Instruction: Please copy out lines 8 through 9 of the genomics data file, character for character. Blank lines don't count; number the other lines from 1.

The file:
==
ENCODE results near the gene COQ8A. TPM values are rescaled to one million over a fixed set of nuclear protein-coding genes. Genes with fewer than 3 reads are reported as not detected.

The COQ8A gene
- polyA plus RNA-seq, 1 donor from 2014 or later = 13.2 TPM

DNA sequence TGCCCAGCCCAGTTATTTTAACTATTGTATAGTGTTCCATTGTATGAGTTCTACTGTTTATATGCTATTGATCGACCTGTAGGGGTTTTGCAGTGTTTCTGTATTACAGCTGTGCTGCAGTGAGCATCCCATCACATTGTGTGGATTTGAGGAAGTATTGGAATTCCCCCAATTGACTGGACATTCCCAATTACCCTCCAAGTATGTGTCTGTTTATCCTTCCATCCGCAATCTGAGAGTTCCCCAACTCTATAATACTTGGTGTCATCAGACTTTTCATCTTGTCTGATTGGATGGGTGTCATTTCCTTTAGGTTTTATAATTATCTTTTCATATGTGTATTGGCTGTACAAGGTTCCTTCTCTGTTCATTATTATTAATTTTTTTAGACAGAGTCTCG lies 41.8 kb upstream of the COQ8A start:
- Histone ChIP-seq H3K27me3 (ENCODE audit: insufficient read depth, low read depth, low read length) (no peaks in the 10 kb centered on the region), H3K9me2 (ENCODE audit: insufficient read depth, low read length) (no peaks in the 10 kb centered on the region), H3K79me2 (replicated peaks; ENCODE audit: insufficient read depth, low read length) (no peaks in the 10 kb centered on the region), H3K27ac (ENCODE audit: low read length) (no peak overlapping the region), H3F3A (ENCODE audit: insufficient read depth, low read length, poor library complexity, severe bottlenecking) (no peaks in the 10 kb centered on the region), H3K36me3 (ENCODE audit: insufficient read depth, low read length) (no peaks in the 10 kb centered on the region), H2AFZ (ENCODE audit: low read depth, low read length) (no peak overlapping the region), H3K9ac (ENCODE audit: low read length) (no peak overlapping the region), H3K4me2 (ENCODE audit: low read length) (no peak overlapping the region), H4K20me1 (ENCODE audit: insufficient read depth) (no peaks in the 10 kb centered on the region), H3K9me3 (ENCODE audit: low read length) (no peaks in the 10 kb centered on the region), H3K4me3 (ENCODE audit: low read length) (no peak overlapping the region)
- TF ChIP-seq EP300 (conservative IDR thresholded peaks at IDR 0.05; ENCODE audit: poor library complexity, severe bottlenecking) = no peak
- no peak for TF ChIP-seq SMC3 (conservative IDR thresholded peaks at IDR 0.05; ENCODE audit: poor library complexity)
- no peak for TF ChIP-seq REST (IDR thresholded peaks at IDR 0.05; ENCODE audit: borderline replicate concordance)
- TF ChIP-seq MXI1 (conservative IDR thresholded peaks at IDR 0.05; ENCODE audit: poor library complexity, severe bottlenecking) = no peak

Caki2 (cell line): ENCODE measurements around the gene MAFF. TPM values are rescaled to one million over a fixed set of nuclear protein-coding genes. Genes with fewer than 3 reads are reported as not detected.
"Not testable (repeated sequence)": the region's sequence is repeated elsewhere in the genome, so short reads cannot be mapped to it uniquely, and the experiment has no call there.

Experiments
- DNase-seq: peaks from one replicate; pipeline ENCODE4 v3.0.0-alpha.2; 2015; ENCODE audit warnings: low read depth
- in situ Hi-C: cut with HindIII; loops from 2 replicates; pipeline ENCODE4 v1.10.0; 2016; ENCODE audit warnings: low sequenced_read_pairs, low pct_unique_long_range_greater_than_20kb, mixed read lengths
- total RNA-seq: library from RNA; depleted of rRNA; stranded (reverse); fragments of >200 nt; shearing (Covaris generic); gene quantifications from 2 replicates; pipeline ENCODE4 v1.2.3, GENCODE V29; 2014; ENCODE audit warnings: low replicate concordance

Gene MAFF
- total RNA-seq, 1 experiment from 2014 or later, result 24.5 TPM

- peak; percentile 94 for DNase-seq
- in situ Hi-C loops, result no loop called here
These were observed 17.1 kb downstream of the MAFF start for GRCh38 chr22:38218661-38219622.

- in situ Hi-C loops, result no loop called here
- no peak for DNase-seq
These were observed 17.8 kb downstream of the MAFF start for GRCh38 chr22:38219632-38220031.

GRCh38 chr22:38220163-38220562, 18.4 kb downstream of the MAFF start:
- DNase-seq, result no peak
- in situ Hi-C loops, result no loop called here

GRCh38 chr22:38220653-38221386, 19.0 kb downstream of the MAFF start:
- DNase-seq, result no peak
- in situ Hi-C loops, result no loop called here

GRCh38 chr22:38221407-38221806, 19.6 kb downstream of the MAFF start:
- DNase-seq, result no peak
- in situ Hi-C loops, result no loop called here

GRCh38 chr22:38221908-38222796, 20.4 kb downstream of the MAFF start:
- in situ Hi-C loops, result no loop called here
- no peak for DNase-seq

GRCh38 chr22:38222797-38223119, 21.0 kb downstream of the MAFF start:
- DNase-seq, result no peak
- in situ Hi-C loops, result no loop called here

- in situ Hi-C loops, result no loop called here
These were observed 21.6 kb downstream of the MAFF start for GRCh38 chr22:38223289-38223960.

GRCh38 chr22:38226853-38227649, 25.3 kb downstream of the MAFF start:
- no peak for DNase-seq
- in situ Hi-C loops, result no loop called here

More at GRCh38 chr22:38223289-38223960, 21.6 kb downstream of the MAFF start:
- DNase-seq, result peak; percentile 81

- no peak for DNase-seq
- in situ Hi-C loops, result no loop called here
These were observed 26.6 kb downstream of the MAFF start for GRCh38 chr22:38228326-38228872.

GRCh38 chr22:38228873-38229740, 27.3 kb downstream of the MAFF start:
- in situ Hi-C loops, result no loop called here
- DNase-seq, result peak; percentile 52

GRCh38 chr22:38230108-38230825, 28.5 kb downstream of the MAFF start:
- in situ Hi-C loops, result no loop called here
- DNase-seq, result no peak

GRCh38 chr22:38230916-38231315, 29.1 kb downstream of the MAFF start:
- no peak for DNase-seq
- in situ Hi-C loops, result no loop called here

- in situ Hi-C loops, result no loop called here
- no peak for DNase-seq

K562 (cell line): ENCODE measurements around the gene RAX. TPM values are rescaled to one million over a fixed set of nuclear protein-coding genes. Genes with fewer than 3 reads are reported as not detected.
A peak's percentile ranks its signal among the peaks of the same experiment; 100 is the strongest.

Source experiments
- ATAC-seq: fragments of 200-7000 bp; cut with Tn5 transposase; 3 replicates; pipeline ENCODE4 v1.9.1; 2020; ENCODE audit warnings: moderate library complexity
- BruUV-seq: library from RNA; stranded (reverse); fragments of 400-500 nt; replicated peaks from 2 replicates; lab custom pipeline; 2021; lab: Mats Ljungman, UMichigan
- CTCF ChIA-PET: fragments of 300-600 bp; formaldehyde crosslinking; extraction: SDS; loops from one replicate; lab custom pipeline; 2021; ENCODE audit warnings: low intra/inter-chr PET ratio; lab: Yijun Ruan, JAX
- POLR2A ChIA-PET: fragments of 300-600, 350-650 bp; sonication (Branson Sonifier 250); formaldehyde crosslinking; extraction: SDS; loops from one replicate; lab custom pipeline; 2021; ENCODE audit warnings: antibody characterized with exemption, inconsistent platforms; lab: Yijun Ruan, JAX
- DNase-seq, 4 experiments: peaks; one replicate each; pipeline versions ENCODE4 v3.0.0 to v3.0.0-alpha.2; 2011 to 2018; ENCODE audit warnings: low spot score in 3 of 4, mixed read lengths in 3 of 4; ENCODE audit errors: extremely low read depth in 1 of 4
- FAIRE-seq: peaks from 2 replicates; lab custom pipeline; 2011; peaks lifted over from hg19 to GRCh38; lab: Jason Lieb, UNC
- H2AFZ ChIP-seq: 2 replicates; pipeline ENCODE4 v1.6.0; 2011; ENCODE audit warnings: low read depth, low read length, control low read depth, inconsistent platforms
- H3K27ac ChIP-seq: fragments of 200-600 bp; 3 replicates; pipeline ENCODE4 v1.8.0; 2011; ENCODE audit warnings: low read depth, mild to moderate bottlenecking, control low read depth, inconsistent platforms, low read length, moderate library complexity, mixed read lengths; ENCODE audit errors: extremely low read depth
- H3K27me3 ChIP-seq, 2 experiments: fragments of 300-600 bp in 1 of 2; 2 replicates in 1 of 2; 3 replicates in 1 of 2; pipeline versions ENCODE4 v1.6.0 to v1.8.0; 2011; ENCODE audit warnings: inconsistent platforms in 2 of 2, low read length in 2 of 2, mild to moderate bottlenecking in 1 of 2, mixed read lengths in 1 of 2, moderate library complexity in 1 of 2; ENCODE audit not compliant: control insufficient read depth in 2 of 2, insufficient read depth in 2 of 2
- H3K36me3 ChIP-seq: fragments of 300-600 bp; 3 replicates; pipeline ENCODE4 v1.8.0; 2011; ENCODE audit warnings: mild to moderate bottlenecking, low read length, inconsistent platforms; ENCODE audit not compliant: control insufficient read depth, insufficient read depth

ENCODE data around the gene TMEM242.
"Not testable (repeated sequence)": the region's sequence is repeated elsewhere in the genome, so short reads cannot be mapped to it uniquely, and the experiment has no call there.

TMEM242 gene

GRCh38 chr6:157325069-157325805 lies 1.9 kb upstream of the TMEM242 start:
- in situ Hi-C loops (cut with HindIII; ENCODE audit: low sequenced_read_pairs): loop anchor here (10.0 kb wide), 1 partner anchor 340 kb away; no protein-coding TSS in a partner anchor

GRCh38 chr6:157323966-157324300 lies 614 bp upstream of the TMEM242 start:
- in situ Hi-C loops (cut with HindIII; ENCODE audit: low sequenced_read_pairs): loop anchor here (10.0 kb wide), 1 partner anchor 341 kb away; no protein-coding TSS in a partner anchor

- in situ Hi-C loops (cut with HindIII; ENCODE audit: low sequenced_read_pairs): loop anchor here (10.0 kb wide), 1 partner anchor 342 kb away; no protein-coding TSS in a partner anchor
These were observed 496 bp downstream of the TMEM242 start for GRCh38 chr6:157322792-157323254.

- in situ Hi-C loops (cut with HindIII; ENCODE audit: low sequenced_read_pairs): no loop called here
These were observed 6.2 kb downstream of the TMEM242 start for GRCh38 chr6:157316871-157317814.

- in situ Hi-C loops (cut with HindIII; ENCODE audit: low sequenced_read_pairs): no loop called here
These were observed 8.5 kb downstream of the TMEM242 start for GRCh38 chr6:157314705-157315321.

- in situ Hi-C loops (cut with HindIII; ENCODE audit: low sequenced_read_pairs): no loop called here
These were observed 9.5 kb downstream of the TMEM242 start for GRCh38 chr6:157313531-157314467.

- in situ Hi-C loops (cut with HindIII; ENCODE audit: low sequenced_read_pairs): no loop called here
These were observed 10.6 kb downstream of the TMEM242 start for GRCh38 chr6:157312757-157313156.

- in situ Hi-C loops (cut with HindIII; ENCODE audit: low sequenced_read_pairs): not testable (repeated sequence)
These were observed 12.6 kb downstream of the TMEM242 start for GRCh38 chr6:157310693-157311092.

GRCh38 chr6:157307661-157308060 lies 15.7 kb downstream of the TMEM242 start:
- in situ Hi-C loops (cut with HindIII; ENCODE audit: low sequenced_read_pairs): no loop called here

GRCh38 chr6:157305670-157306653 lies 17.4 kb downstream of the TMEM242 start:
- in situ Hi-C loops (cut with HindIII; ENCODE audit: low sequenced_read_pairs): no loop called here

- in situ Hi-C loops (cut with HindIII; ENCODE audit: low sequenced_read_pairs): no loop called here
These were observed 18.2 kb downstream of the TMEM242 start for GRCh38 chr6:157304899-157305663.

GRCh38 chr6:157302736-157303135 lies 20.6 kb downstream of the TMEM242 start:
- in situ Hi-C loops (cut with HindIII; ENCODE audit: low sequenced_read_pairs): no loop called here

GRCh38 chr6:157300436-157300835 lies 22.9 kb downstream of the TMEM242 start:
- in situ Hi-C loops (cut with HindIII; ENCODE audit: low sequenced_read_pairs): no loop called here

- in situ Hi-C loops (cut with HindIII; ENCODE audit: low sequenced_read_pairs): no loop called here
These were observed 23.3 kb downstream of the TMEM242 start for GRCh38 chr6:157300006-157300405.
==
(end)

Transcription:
- no peak for TF ChIP-seq REST (IDR thresholded peaks at IDR 0.05; ENCODE audit: borderline replicate concordance)
- TF ChIP-seq MXI1 (conservative IDR thresholded peaks at IDR 0.05; ENCODE audit: poor library complexity, severe bottlenecking) = no peak